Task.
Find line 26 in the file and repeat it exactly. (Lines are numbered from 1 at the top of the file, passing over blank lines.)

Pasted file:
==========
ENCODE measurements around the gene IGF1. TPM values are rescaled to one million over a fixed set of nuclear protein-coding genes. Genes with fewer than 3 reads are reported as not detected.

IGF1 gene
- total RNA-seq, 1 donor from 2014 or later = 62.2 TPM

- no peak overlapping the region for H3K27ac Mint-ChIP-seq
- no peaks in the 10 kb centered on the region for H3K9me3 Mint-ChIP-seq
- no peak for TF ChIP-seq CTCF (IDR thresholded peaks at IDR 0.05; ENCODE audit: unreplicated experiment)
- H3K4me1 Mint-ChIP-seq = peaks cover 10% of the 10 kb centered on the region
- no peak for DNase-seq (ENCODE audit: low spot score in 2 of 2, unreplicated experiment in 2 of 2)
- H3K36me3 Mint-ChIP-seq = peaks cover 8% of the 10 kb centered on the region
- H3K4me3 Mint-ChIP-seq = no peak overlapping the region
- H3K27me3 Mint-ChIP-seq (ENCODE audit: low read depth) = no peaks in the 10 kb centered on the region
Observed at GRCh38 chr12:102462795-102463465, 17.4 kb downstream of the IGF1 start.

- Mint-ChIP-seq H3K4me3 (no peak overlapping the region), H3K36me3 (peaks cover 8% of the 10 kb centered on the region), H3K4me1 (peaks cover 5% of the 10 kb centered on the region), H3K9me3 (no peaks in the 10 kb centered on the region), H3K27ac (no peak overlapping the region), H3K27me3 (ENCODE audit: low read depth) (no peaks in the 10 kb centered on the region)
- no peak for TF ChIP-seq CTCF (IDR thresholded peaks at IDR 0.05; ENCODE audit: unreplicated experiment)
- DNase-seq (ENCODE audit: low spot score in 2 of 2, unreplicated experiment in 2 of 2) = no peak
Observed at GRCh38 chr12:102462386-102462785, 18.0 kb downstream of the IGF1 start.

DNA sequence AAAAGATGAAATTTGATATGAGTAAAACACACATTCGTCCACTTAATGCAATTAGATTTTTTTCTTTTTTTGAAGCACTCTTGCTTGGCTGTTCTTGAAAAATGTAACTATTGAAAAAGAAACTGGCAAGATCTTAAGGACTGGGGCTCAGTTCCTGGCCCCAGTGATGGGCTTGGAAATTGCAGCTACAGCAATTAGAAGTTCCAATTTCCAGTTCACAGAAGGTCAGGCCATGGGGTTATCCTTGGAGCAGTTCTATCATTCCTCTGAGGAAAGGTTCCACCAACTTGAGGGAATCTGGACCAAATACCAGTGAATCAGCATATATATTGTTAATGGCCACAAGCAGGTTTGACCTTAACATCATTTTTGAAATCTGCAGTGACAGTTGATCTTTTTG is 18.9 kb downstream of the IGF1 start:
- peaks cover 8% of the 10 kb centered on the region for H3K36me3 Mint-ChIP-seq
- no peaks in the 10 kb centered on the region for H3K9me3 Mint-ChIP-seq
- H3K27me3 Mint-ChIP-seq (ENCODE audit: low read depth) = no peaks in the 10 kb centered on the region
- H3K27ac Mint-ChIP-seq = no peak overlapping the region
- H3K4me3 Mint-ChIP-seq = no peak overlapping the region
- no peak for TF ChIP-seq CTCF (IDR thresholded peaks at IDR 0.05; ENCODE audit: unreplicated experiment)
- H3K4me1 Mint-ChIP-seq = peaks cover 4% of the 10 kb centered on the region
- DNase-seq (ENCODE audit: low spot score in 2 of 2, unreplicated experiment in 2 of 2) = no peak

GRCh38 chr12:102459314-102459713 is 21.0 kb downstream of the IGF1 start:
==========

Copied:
GRCh38 chr12:102459314-102459713 is 21.0 kb downstream of the IGF1 start: